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Discussion Starter #1
I apologize in advance for any novice or newbie questions that will come from this thread. I was able to get my hands on a 1995 M 500. I rode a 1990 M 500 in college and truly grew up on that bike! The 1995 will keep me busy for now. It appears as if the headset and stem are not the original one's listed in the 1995 catalog and the head set is very loose. I would like to replace it but keep it as original as possible (suggestions for replacements?). I have not taken it completely apart and just started to clean it up ( and she looks great)! Anything I need to look out for when taking off the stem and head set? Separating the fork from the frame? The grip shifters and brakes look original as well as do the handle bars. The rims do not appear to be the Mavic M400 listed in the catalog either (suggestions for new rims and tires)? This will be my first tear down since...maybe 1990 and I am looking forward to it but do not want to wreck the bike in my excitement! As advice and pointer will be greatly appreciated!!
 

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Hybrid Leftys aren't real
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Stem, loosen the 2 bolts at the back, then remove the plug on top by removing the 5 mm allen there. Note, the forks are free to fall out once that cap is removed, so hang on.

Super simple disassembly though, the above will se it done for you.

Rims are original, not sure where the Mavic listing came from, but Cannondale used a metric ton of those rims, and they work just fine.

Happy tinkering!
 

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Thanks for the guidance! I am a bit apprehensive to go at it, since it has been forever. I read the brief description in the 1995 catalog listing that mentioned Mavic Rims. After further reading and many rabbit holes later, I see that they used Sun T 18 rims and the hubs are Shimano Acera (original). One more question about the seat post. When I took the clamp off, some of the paint came off. I saw where some have used a similar nail polish to cover. Good idea? or just use a clear coat of some sort to keep it from chipping further? Thanks Again!
 

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Hybrid Leftys aren't real
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Yep, for spot repair I prefer nail polish, either clear, or color match if you have a good eye and luck. It's more rubbery than touchup paint so it tends to stick around better.
 

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If you intend to replace headset, it does require a tool to remove the cups. You could maybe tap it out with careful use of a long screwdriver, but the tool will have it out in a fraction of a second. If it's open ball and cone bearings you could just try cleaning it out and regreasing. If its still smooth then that should be fine.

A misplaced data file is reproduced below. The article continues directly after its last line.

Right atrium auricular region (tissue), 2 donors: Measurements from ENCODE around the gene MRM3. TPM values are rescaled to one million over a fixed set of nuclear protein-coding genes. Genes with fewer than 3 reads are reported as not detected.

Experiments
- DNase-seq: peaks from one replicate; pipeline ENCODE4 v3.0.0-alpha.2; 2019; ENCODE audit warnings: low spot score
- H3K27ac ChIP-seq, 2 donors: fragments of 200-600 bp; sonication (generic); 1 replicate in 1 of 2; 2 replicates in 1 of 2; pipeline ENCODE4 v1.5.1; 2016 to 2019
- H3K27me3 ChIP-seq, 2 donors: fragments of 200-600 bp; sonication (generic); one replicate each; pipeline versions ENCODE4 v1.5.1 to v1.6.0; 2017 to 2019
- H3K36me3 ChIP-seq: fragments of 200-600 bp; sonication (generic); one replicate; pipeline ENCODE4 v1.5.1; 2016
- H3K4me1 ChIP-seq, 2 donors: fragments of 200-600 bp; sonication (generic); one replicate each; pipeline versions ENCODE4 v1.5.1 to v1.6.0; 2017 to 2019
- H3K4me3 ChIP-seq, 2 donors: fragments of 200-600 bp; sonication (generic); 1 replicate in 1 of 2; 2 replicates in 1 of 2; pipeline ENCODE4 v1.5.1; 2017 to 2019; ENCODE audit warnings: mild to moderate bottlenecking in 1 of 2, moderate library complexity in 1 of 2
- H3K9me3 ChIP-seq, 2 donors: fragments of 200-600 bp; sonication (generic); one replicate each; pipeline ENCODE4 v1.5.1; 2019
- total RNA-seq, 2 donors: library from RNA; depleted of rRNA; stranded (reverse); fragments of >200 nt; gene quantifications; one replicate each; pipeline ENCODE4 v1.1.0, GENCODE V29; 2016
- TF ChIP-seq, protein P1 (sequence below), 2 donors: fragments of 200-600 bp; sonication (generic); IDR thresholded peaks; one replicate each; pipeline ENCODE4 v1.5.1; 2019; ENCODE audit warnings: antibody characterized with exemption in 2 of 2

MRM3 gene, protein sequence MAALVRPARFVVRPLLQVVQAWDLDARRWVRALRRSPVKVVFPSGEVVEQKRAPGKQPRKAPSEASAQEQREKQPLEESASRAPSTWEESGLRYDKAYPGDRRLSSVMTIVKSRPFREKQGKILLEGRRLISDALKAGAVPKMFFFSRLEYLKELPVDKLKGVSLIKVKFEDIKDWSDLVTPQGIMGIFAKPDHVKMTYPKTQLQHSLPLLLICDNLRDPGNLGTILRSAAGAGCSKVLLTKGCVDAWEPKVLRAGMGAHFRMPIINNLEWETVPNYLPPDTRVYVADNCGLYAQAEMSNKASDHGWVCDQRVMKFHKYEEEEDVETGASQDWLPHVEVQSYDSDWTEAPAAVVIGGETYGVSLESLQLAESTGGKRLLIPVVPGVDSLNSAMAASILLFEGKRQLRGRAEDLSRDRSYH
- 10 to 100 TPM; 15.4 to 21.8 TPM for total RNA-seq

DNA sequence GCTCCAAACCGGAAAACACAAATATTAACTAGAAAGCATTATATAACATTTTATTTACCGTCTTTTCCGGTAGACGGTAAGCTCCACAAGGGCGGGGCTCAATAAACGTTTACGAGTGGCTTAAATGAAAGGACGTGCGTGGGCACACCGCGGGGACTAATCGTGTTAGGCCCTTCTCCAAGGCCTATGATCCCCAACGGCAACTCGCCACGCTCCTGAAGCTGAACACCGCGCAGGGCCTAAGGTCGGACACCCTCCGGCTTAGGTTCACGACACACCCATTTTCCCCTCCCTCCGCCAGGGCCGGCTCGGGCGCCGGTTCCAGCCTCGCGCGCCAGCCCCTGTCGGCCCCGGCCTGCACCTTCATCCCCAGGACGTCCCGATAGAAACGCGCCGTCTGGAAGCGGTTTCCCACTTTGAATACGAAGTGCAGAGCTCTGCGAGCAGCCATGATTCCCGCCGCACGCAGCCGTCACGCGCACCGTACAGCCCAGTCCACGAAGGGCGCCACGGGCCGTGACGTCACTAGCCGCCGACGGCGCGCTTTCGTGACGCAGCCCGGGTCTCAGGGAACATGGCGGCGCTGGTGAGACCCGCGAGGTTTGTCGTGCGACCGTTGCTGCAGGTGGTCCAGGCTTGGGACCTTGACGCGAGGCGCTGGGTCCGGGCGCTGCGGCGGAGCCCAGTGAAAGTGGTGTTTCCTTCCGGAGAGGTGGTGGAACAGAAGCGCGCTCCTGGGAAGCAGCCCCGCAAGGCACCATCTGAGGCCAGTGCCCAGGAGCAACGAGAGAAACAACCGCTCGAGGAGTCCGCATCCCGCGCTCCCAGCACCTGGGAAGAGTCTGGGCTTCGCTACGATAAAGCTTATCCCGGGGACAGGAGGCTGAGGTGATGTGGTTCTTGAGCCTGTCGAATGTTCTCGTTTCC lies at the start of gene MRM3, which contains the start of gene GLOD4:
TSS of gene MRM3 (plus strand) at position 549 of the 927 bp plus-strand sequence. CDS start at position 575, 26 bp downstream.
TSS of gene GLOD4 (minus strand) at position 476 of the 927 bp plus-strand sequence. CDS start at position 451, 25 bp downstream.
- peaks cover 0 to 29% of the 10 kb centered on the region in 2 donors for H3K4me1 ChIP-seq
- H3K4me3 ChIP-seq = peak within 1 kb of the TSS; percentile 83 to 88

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Stem, loosen the 2 bolts at the back, then remove the plug on top by removing the 5 mm allen there. Note, the forks are free to fall out once that cap is removed, so hang on.
Almost looks like the brake cable hanger is holding the fork in since there's no spacer in between the stem and hanger. Kinda dodgy.

@OP, when you go back together, use a spacer so you can properly adjust the load on the headset bearings by tightening the top cap plug...
 

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Discussion Starter #8
If you intend to replace headset, it does require a tool to remove the cups. You could maybe tap it out with careful use of a long screwdriver, but the tool will have it out in a fraction of a second. If it's open ball and cone bearings you could just try cleaning it out and regreasing. If its still smooth then that should be fine.
Thanks! I haven't gotten that far yet and was wondering if it had cups. I didn't see a tighten nut and wasn't sure. I have seen a couple of videos of mechanics using the "tool" and would probably go that route. I am thinking it may need a new headset and would like to go through that overhaul for the experience. I looked at a Ritchey similar to the Tioga ( I believe the original) on the bike now. Just trying to match some nice upgrades of the same bike I saw online and stay close to the original set up.
 

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Discussion Starter #9
Almost looks like the brake cable hanger is holding the fork in since there's no spacer in between the stem and hanger. Kinda dodgy.

@OP, when you go back together, use a spacer so you can properly adjust the load on the headset bearings by tightening the top cap plug...
Yeah, the whole headset move forward a bit (but still steers the bike fine). I really don't have the experience to tell what the issue may be. I'm taking it all down and going through the parts (first time). I will most likely replace the headset, and bearings (not sure if those would be sealed). I have seen some decent upgrades online with the same bike but stayed close to the original; and will try and mirror a couple of the parts components that they used. Any other advice is welcomed!!
 

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I didn't notice the missing spacer.

Yeah, you want the hanger loosened (if it has a pinch bolt) and sufficient spacers so that when fully assembled, there's maybe 5 mm or so of space between the top of the steerer and the top of the stem.

That will allow for the room needed to get proper headset adjustment. Right now, it'd be loose no matter what you did.
 
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